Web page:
Climbing Clematis Ikebana

First things first, I’d like to apologise for the relative radio silence this week. There’s been an unfortunate confluence of events; injuries to both my hands combined with more insufferable heat and humidity make it very hard to do things like work with textiles or review tea. I’ve also been in a bit of a bad mood today, dealing with some tech issues. I decided it was time to slow down and focus on something that would improve my mental state and not exacerbate my hand injuries – time for ikebana!

I knew going into it that I wanted to feature this awesome Tawami aluminium vase by AlArt that I received recently, and I wanted to keep the arrangement very minimal so as not to compete with it. I knew our clematis was blooming, and then I remembered I still had some curly willow branches lying around that would work as an excellent structure to wrap them around. Clematis vines are very thin and fragile, and if I’d just put them in alone they would have flopped over and looked very sad indeed. It feels very organic and balances out the sharp, modern lines of the vase perfectly.

Putting this together was exactly what I needed. It made me stop and focus on something other than the issues that were frustrating me. For half an hour, all that mattered was the plant matter between my fingers. Ikebana can be  a wonderful form of meditation, where you have to slow down and “listen” to what the flowers have to say, and how they want to interact with each other and the vessel you’ve chosen. If you find yourself going at top speed constantly and find that traditional “sit down and think of nothing” mindfulness techniques don’t work well for you, I urge you to give something like this a try!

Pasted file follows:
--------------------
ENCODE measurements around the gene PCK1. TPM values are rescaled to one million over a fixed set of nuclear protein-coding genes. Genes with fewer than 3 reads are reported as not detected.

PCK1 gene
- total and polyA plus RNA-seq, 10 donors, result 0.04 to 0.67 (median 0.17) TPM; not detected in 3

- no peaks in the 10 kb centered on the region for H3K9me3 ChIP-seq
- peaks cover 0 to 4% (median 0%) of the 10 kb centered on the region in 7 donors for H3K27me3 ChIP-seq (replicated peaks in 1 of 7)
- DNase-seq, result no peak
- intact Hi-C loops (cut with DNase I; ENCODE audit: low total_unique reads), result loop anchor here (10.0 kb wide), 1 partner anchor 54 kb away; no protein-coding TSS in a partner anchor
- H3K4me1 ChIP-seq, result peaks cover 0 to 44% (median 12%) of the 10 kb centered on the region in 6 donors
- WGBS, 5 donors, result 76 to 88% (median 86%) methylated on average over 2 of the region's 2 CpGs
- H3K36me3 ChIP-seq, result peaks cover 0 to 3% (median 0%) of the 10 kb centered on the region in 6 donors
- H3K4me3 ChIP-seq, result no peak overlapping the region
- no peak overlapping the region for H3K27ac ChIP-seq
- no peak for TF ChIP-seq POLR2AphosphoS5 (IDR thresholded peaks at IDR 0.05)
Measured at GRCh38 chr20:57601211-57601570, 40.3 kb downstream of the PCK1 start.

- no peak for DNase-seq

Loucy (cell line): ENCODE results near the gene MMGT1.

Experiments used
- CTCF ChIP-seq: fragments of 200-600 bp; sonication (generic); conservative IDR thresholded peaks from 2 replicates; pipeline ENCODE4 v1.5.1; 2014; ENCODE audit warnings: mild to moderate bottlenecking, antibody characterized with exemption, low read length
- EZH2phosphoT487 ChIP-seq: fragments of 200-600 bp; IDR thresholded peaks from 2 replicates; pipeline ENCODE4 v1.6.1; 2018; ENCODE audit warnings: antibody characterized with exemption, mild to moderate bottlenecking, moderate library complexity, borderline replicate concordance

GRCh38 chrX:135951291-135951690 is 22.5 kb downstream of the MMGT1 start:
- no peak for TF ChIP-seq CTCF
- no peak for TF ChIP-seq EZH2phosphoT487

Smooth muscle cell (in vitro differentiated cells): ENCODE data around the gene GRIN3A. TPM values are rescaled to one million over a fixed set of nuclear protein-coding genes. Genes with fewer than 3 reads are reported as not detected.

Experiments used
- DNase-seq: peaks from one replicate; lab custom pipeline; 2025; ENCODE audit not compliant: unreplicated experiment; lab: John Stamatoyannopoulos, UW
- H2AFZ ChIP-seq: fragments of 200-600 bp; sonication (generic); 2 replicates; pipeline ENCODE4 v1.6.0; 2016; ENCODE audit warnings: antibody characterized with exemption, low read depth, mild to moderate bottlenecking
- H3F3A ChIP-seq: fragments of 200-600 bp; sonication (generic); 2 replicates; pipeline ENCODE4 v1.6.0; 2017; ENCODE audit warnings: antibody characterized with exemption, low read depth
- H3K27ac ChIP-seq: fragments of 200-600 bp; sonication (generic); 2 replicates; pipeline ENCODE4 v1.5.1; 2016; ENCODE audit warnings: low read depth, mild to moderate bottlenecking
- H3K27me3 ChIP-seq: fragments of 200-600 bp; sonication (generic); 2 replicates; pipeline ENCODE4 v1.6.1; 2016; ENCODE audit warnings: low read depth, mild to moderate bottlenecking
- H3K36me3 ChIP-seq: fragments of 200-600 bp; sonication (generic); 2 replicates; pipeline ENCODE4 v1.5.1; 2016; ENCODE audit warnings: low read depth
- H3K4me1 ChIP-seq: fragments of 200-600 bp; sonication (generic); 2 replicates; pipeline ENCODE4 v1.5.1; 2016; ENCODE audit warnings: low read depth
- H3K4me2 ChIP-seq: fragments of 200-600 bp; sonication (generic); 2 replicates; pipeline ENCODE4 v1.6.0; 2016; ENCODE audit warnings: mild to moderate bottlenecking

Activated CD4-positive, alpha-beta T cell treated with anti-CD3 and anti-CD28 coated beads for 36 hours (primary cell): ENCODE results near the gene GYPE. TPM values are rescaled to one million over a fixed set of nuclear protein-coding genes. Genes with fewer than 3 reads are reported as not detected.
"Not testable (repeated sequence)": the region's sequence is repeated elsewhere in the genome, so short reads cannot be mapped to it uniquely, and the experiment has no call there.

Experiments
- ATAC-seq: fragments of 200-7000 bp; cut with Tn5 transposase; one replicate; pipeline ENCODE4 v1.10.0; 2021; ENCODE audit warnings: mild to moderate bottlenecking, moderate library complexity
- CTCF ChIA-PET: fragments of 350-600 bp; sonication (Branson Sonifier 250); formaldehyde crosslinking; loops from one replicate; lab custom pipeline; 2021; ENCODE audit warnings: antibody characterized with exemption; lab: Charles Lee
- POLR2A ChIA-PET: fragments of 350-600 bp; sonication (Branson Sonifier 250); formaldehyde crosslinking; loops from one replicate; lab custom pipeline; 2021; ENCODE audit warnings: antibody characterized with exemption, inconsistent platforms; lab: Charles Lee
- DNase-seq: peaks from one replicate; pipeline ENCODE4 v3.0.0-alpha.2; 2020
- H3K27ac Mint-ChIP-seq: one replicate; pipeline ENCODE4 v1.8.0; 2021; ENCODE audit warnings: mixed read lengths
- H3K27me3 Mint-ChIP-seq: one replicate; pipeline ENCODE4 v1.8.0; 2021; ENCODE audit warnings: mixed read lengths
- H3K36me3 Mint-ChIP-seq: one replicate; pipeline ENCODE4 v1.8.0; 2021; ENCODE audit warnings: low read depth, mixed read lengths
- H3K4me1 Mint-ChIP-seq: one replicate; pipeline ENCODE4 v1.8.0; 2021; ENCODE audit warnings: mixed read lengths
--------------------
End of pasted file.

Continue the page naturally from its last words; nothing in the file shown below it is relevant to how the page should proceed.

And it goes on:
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Sweet Creamsicle Ikebana

During the summer, I really do try to work with flowers from the great outdoors but when I saw this marked-down bouquet at the grocery store I felt an overwhelming urge to rescue it. I realise that the flowers were dyed by tinting the water orange, but come on, they look like a creamsicle!

The bouquet was a little past due and a fair number of the flowers were beyond salvaging, but I managed to rescue the large spider mum and the carnations which were what drew me to the bundle in the first place. I didn’t have a lot of length to play with so I focused on a small, tight, rounded shape with a little height for drama.

The oranges and creamy peach tones got a bit lost against the backdrop but then I remembered I had this awesome shibori-like fabric which provides great contrast.

Overall, this might not be the most dramatic or stylish arrangement I’ve put together, but there’s something undeniably charming and happy about it, and we could all use a little more happiness in our lives right now.

Nageire Crabapple Ikebana

As I mentioned a while back, the climate here in Montreal isn’t exactly ideal for sakura, but you can bet that as soon I saw a crabapple tree with these ruffly pink blooms on it on public land by the side of the road, I convinced my father to pull over so I could go cut some. Yes, I do keep a pair of pruning secaturs in the car for just this sort of situation. I have no shame at this point. Don’t worry though, I definitely don’t trespass or take flowers from private or manicured gardens!